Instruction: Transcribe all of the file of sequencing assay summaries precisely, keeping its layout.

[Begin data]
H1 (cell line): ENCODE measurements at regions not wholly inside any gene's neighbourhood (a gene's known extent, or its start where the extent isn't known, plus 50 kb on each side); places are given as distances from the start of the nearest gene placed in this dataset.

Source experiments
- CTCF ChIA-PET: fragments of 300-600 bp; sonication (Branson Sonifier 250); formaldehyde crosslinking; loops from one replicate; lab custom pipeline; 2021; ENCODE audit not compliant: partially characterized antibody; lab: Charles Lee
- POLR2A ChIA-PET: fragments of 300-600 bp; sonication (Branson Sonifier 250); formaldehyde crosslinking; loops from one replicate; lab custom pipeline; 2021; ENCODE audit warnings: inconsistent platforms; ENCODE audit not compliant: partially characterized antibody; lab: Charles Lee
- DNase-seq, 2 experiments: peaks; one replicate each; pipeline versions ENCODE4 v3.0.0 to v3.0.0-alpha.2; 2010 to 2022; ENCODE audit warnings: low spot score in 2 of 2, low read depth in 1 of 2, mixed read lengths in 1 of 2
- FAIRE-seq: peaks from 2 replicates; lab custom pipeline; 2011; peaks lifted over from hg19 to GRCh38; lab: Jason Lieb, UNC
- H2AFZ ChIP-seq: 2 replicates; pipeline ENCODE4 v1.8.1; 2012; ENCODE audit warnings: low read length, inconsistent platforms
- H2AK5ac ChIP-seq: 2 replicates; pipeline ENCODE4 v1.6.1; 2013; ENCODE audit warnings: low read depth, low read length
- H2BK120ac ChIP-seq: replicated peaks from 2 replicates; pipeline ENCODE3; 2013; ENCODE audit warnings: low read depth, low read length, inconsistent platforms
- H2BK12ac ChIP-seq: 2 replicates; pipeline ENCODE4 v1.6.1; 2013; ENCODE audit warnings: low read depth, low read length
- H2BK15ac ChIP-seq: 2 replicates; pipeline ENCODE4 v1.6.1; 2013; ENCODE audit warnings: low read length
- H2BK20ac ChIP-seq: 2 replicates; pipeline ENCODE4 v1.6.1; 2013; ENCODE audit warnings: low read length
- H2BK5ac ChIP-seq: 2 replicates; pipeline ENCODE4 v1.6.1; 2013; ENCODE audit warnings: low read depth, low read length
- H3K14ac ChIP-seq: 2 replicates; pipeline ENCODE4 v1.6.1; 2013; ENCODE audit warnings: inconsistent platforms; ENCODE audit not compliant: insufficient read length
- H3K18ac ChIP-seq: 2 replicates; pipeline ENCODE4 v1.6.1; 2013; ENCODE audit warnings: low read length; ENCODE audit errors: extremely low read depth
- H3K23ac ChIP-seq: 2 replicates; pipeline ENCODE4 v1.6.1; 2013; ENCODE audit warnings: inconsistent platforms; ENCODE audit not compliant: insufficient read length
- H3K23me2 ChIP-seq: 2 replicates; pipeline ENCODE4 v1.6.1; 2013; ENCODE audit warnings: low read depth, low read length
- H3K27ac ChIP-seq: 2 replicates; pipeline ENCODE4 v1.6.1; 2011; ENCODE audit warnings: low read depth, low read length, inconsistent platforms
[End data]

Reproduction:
H1 (cell line): ENCODE measurements at regions not wholly inside any gene's neighbourhood (a gene's known extent, or its start where the extent isn't known, plus 50 kb on each side); places are given as distances from the start of the nearest gene placed in this dataset.

Source experiments
- CTCF ChIA-PET: fragments of 300-600 bp; sonication (Branson Sonifier 250); formaldehyde crosslinking; loops from one replicate; lab custom pipeline; 2021; ENCODE audit not compliant: partially characterized antibody; lab: Charles Lee
- POLR2A ChIA-PET: fragments of 300-600 bp; sonication (Branson Sonifier 250); formaldehyde crosslinking; loops from one replicate; lab custom pipeline; 2021; ENCODE audit warnings: inconsistent platforms; ENCODE audit not compliant: partially characterized antibody; lab: Charles Lee
- DNase-seq, 2 experiments: peaks; one replicate each; pipeline versions ENCODE4 v3.0.0 to v3.0.0-alpha.2; 2010 to 2022; ENCODE audit warnings: low spot score in 2 of 2, low read depth in 1 of 2, mixed read lengths in 1 of 2
- FAIRE-seq: peaks from 2 replicates; lab custom pipeline; 2011; peaks lifted over from hg19 to GRCh38; lab: Jason Lieb, UNC
- H2AFZ ChIP-seq: 2 replicates; pipeline ENCODE4 v1.8.1; 2012; ENCODE audit warnings: low read length, inconsistent platforms
- H2AK5ac ChIP-seq: 2 replicates; pipeline ENCODE4 v1.6.1; 2013; ENCODE audit warnings: low read depth, low read length
- H2BK120ac ChIP-seq: replicated peaks from 2 replicates; pipeline ENCODE3; 2013; ENCODE audit warnings: low read depth, low read length, inconsistent platforms
- H2BK12ac ChIP-seq: 2 replicates; pipeline ENCODE4 v1.6.1; 2013; ENCODE audit warnings: low read depth, low read length
- H2BK15ac ChIP-seq: 2 replicates; pipeline ENCODE4 v1.6.1; 2013; ENCODE audit warnings: low read length
- H2BK20ac ChIP-seq: 2 replicates; pipeline ENCODE4 v1.6.1; 2013; ENCODE audit warnings: low read length
- H2BK5ac ChIP-seq: 2 replicates; pipeline ENCODE4 v1.6.1; 2013; ENCODE audit warnings: low read depth, low read length
- H3K14ac ChIP-seq: 2 replicates; pipeline ENCODE4 v1.6.1; 2013; ENCODE audit warnings: inconsistent platforms; ENCODE audit not compliant: insufficient read length
- H3K18ac ChIP-seq: 2 replicates; pipeline ENCODE4 v1.6.1; 2013; ENCODE audit warnings: low read length; ENCODE audit errors: extremely low read depth
- H3K23ac ChIP-seq: 2 replicates; pipeline ENCODE4 v1.6.1; 2013; ENCODE audit warnings: inconsistent platforms; ENCODE audit not compliant: insufficient read length
- H3K23me2 ChIP-seq: 2 replicates; pipeline ENCODE4 v1.6.1; 2013; ENCODE audit warnings: low read depth, low read length
- H3K27ac ChIP-seq: 2 replicates; pipeline ENCODE4 v1.6.1; 2011; ENCODE audit warnings: low read depth, low read length, inconsistent platforms